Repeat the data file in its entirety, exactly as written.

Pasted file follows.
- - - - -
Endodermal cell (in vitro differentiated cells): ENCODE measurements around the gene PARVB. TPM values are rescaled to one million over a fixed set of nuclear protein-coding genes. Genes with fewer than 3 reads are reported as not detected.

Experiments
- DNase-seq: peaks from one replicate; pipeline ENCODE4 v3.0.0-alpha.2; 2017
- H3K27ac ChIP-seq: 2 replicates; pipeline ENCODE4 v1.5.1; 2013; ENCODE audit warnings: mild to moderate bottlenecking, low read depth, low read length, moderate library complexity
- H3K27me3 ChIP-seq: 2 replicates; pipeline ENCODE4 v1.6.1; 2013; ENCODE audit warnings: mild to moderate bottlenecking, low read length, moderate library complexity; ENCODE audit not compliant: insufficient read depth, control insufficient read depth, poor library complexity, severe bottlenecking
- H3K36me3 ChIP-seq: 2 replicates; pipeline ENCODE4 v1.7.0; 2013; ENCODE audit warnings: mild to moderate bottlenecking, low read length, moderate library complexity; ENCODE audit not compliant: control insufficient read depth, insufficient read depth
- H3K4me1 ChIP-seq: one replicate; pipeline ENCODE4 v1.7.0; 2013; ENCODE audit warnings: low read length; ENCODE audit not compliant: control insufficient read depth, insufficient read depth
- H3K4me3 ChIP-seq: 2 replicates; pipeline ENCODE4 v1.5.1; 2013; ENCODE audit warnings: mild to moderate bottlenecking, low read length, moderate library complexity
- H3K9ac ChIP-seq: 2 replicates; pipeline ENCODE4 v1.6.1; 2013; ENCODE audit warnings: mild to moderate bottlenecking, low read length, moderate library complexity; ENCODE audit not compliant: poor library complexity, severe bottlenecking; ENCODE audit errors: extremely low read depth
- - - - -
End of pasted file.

Endodermal cell (in vitro differentiated cells): ENCODE measurements around the gene PARVB. TPM values are rescaled to one million over a fixed set of nuclear protein-coding genes. Genes with fewer than 3 reads are reported as not detected.

Experiments
- DNase-seq: peaks from one replicate; pipeline ENCODE4 v3.0.0-alpha.2; 2017
- H3K27ac ChIP-seq: 2 replicates; pipeline ENCODE4 v1.5.1; 2013; ENCODE audit warnings: mild to moderate bottlenecking, low read depth, low read length, moderate library complexity
- H3K27me3 ChIP-seq: 2 replicates; pipeline ENCODE4 v1.6.1; 2013; ENCODE audit warnings: mild to moderate bottlenecking, low read length, moderate library complexity; ENCODE audit not compliant: insufficient read depth, control insufficient read depth, poor library complexity, severe bottlenecking
- H3K36me3 ChIP-seq: 2 replicates; pipeline ENCODE4 v1.7.0; 2013; ENCODE audit warnings: mild to moderate bottlenecking, low read length, moderate library complexity; ENCODE audit not compliant: control insufficient read depth, insufficient read depth
- H3K4me1 ChIP-seq: one replicate; pipeline ENCODE4 v1.7.0; 2013; ENCODE audit warnings: low read length; ENCODE audit not compliant: control insufficient read depth, insufficient read depth
- H3K4me3 ChIP-seq: 2 replicates; pipeline ENCODE4 v1.5.1; 2013; ENCODE audit warnings: mild to moderate bottlenecking, low read length, moderate library complexity
- H3K9ac ChIP-seq: 2 replicates; pipeline ENCODE4 v1.6.1; 2013; ENCODE audit warnings: mild to moderate bottlenecking, low read length, moderate library complexity; ENCODE audit not compliant: poor library complexity, severe bottlenecking; ENCODE audit errors: extremely low read depth